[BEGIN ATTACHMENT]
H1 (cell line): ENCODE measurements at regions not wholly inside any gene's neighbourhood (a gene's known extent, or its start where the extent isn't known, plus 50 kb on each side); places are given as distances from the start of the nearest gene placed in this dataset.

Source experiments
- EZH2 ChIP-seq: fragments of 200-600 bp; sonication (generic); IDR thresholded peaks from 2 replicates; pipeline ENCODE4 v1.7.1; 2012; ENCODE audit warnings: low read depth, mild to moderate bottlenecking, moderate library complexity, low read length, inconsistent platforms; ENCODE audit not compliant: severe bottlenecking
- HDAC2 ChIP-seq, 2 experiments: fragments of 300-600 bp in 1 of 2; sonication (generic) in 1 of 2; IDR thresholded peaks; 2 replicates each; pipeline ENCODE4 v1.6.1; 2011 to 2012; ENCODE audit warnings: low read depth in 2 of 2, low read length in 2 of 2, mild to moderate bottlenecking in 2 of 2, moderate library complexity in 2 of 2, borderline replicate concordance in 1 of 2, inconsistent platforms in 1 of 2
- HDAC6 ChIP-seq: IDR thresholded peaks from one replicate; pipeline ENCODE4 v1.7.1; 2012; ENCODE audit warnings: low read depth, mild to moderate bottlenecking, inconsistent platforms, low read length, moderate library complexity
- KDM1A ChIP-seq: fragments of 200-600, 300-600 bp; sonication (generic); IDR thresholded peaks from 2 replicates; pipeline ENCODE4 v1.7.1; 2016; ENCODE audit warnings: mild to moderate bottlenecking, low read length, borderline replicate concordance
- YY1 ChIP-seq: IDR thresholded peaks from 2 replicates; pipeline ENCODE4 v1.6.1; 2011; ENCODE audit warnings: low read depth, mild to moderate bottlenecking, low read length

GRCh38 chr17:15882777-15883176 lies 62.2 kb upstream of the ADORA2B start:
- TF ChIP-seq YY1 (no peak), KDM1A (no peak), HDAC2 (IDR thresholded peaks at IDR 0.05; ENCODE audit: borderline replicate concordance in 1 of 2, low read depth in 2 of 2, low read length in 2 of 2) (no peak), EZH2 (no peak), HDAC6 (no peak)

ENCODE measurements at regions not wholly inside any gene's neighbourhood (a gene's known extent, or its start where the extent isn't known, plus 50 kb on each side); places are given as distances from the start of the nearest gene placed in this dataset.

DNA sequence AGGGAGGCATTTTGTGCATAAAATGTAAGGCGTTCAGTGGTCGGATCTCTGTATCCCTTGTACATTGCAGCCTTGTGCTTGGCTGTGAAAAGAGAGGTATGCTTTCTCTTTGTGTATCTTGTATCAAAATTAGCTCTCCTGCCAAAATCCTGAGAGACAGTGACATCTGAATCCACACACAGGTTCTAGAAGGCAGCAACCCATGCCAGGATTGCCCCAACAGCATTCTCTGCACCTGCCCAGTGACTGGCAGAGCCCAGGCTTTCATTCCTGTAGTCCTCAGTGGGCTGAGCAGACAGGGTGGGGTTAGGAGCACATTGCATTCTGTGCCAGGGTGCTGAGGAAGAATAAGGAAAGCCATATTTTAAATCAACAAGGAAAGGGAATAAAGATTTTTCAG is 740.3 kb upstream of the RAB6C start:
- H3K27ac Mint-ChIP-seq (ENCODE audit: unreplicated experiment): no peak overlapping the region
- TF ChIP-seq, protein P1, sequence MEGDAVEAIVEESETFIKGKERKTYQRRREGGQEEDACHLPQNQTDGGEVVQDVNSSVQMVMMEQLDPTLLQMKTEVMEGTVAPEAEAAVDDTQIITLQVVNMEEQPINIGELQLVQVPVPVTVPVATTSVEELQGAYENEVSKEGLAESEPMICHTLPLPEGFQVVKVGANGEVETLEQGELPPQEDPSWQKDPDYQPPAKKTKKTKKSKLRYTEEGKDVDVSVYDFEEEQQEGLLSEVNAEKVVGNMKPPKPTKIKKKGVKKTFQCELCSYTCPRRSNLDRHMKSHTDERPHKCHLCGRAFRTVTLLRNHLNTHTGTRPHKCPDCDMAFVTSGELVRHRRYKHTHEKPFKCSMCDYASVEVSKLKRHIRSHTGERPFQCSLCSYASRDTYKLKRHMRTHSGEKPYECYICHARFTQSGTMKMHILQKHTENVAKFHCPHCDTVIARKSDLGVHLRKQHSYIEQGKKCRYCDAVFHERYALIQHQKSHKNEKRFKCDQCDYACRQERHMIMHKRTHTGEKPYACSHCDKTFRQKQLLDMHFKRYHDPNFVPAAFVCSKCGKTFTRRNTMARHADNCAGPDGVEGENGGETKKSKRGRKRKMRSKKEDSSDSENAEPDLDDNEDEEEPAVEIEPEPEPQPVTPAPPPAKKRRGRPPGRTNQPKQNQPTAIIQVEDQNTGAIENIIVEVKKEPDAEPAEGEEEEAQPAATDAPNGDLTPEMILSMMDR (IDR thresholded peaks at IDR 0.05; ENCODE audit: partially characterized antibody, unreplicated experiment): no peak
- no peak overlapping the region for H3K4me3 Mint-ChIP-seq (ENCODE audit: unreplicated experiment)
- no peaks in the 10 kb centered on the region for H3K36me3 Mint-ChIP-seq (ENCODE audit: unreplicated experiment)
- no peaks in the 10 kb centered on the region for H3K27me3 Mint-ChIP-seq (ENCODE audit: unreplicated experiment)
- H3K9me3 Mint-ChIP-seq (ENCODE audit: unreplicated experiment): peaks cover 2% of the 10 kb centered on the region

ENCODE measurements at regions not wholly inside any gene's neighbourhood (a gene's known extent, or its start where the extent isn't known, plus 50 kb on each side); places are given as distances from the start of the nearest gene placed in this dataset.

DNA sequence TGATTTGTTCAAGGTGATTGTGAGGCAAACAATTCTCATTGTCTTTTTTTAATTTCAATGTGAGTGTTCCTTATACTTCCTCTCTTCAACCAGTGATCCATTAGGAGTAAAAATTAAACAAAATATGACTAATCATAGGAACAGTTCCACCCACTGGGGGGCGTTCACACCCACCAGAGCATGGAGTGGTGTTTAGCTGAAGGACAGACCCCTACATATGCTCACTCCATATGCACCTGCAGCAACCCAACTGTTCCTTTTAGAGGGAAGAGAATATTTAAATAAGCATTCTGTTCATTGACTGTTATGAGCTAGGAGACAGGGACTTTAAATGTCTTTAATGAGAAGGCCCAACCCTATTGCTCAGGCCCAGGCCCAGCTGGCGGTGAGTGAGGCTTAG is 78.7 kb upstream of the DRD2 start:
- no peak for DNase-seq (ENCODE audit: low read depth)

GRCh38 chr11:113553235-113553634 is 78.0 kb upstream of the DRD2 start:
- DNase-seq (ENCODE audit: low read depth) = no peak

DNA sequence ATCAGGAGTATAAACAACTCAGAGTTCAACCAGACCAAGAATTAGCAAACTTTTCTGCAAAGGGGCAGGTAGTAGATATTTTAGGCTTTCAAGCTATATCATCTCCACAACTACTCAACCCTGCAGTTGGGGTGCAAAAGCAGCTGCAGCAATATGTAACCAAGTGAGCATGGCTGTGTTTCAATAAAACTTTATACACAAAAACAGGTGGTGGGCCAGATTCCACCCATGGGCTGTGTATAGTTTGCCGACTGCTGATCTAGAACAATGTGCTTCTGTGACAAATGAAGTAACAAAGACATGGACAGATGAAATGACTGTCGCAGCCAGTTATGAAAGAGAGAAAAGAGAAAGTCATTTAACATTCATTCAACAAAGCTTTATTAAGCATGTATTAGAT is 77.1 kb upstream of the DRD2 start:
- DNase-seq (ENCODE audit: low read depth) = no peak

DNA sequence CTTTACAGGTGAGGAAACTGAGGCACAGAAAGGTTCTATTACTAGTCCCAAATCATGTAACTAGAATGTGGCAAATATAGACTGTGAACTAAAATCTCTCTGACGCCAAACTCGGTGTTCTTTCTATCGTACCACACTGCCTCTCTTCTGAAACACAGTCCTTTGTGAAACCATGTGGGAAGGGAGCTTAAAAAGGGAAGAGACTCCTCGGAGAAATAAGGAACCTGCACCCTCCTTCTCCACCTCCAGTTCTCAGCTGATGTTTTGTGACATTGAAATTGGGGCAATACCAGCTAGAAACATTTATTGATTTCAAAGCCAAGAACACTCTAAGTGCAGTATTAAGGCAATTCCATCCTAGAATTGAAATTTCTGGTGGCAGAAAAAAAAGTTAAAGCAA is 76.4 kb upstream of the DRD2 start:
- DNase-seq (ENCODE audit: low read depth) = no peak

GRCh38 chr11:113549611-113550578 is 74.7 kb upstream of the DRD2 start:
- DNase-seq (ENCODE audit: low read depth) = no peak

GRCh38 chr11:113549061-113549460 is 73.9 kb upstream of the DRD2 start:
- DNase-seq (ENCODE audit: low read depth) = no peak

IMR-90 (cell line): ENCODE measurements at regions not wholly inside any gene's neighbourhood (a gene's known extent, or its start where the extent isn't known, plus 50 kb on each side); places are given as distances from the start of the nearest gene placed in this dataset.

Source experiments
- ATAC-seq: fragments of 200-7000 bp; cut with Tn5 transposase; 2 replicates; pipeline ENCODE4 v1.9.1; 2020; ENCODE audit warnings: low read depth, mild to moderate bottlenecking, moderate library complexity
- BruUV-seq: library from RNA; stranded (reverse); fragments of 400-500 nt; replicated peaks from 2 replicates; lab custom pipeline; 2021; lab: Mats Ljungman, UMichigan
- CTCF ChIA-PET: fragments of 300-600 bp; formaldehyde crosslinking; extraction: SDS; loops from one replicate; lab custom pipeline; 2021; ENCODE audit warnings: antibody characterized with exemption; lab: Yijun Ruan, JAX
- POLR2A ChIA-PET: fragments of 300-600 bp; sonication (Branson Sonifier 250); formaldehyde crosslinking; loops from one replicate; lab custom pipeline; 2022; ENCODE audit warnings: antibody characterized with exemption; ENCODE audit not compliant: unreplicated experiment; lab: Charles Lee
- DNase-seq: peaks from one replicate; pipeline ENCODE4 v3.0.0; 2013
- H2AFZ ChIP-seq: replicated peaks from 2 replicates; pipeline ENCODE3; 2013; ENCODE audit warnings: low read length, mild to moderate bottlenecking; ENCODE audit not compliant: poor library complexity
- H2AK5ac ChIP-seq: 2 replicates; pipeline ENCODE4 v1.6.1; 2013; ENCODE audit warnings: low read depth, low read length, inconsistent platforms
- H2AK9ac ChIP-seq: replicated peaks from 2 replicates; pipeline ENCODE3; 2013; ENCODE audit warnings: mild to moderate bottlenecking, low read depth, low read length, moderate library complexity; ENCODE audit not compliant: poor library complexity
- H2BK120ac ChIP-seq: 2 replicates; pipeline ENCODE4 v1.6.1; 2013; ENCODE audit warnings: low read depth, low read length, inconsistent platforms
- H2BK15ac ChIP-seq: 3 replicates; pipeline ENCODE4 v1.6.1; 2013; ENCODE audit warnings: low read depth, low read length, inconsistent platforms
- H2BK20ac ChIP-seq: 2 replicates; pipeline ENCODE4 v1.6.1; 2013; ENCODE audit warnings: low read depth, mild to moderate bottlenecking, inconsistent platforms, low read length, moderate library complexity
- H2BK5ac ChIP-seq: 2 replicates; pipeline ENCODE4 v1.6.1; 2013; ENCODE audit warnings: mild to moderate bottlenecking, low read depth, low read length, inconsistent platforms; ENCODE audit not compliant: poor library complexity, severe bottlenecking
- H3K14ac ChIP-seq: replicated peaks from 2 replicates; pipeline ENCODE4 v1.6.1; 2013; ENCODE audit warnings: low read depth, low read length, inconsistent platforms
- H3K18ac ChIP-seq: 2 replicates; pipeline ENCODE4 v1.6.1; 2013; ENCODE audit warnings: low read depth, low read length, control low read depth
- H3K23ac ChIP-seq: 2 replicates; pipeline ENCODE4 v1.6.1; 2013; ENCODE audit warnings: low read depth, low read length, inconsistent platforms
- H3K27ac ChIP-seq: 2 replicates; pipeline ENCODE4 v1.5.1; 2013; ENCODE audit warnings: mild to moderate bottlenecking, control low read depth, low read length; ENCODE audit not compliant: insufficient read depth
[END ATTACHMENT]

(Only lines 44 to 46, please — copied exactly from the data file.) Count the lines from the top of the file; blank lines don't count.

- H2BK5ac ChIP-seq: 2 replicates; pipeline ENCODE4 v1.6.1; 2013; ENCODE audit warnings: mild to moderate bottlenecking, low read depth, low read length, inconsistent platforms; ENCODE audit not compliant: poor library complexity, severe bottlenecking
- H3K14ac ChIP-seq: replicated peaks from 2 replicates; pipeline ENCODE4 v1.6.1; 2013; ENCODE audit warnings: low read depth, low read length, inconsistent platforms
- H3K18ac ChIP-seq: 2 replicates; pipeline ENCODE4 v1.6.1; 2013; ENCODE audit warnings: low read depth, low read length, control low read depth